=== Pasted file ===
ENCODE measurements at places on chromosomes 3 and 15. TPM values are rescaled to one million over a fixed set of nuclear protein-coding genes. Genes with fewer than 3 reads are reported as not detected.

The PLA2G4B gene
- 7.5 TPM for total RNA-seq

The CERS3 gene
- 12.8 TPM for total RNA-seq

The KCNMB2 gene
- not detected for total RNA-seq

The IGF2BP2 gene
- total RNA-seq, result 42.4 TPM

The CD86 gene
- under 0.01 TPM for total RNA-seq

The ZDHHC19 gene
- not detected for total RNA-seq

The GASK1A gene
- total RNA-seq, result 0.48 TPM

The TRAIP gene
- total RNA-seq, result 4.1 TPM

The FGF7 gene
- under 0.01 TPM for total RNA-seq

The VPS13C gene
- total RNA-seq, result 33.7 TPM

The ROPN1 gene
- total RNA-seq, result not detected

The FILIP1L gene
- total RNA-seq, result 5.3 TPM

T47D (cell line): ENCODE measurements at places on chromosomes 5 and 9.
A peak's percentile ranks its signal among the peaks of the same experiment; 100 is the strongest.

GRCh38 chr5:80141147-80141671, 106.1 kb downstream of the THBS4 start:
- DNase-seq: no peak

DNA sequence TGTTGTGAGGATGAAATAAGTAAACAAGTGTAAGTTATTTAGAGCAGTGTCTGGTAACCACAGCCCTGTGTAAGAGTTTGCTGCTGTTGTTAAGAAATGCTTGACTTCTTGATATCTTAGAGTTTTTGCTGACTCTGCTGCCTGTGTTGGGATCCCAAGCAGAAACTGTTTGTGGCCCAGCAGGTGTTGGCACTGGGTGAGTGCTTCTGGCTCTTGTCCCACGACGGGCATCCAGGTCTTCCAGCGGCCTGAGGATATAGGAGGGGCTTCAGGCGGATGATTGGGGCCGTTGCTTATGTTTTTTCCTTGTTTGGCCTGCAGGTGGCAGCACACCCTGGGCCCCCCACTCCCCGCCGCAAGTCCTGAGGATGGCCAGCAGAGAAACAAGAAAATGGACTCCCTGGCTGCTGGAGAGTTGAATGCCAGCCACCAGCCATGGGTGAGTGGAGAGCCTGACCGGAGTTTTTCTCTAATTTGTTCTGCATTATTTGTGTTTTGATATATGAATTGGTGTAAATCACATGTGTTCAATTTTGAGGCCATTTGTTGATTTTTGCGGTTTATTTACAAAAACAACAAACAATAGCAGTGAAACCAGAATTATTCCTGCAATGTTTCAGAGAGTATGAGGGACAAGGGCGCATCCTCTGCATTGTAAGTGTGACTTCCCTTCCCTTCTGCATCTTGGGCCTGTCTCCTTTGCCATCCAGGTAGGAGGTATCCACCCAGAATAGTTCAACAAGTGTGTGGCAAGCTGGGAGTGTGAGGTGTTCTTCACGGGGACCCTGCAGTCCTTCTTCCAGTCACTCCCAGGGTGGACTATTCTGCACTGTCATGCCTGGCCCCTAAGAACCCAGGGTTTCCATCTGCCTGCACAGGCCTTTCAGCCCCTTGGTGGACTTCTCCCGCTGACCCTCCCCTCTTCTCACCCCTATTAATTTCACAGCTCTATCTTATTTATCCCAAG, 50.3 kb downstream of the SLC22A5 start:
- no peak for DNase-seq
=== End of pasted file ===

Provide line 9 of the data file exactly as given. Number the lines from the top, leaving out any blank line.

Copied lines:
- total RNA-seq, result 42.4 TPM